Remember Orson Welles, as the sardonic Harry Lime, ad libbing about cuckoo clocks and suckers to a wary Joseph Cotton? Chilling stuff. So too the winds wobbling our stalled carriage as we pay airborne homage to the city of Lime and Freud… and, let’s not forget, Adolf Hitler for five obscure years before the Great War swept away the hapless Habsburgs and the turbulent 20th century really began.
We are turning again now and, as we descend to the Prater Park with its tawdry amusements and smell of cheap cooking fat, we soon lose sight of the distant spire of St Stephan’s Cathedral in the elegant Old Town and the rather less elegant Sixties spike of the Donauturm across the Danube. You can bungee jump off this 827ft observation tower, if you so wish. Probably not on an icy day like this.
We had taken in that modern quarter the previous day. It was the furthest flung stretch of our Big Bus Tour, a slick hop on-hop off, all-day shuttle service with a recorded, and surprisingly enlightening, commentary on the city’s history, culture and characters. Only caveat: get stuck in traffic and a Strauss loop tape kicks in (and the jaunty Radetzky March lodges in you brain insufferably). We paid 16 euros a head for the standard Red Route, but there’s also a Blue Route, which focuses on the Palaces of Schönbrunn and Belvedere. Our more central tour really gave us our bearings. After that it was trams and shoe leather.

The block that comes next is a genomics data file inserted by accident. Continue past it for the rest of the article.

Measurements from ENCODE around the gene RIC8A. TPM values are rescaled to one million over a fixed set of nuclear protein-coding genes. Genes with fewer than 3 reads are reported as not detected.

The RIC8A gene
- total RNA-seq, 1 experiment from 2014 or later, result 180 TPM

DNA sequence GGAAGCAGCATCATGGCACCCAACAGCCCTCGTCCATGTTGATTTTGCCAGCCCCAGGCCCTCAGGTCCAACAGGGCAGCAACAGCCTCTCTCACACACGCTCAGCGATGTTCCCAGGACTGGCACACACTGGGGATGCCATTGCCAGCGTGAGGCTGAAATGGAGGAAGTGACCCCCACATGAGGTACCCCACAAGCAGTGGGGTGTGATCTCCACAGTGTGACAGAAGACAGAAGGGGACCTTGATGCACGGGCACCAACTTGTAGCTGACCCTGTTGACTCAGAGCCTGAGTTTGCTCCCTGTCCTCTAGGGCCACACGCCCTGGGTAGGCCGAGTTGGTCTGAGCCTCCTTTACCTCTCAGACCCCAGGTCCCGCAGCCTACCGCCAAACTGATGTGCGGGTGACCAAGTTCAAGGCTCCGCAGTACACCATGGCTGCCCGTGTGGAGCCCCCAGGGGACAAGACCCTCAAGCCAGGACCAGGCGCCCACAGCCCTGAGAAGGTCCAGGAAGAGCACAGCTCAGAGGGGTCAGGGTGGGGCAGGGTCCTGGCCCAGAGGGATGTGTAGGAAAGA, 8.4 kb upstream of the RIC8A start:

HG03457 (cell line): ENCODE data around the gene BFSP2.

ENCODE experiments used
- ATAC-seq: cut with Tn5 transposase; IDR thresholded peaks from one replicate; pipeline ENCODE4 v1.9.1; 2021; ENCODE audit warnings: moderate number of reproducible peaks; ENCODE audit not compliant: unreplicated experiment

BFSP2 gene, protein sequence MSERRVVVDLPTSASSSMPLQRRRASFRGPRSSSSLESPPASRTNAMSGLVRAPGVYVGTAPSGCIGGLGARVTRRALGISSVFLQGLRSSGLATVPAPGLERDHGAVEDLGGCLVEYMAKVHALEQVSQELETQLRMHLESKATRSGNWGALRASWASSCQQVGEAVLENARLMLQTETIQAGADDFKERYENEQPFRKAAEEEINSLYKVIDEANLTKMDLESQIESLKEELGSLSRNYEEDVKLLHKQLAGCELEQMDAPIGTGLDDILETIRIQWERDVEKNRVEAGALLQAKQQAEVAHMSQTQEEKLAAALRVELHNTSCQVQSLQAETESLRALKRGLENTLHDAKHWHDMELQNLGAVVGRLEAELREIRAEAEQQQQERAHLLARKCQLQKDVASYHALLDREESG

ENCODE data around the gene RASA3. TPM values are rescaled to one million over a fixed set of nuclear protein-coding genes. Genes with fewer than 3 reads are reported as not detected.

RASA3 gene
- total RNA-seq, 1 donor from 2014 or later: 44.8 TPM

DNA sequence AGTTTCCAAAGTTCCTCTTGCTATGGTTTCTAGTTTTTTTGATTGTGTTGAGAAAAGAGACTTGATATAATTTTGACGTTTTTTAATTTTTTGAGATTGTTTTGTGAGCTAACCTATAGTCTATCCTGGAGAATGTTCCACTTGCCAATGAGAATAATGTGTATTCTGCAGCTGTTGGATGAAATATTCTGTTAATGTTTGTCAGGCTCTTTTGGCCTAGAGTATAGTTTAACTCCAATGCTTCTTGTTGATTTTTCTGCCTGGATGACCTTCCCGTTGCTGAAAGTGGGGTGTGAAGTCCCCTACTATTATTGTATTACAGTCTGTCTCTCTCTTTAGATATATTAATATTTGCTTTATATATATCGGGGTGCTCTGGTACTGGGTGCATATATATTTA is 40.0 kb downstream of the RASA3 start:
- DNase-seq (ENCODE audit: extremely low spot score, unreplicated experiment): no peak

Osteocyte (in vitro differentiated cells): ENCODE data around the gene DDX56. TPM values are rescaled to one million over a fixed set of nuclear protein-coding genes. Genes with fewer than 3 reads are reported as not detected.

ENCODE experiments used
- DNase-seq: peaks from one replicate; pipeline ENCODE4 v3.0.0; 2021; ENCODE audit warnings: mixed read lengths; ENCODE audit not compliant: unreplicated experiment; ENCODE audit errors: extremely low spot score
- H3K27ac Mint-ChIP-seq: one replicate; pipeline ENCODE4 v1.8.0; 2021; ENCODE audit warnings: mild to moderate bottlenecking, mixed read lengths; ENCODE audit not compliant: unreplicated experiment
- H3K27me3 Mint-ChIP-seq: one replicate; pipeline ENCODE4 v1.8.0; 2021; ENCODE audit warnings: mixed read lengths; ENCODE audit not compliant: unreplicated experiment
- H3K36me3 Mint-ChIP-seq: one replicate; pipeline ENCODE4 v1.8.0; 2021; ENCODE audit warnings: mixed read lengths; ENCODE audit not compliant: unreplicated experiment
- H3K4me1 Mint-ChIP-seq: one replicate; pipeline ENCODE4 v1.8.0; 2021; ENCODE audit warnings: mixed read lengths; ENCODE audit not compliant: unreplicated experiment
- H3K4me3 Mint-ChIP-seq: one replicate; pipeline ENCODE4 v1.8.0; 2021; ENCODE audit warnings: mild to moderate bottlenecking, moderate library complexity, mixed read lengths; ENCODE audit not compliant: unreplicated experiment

Save the last waltz?
It was hard to resist dipping in to the schmaltzy world of Johann Strauss waltzes and Mozart’s Greatest Hits. Why, there’s even a Herren und Damen in the underground precinct between the Opera and Karlsplatz that belts out the Blue Danube (note: that river is invariably muddy grey). We chose the more alluring setting of the Auersperg Palace, conveniently across the road from our hotel, the 25 Hours, to attend a concert by the Wiener Residenz Orchester. It’s very much on the Danube cruise and coach party circuit, encompassing 18th century costume, ballet, opera arias and orchestral lollipops featuring an authentic Stradivarius. Mozart before the interlude fizz was a mite routine but the Strauss afterwards was clap-along jolly.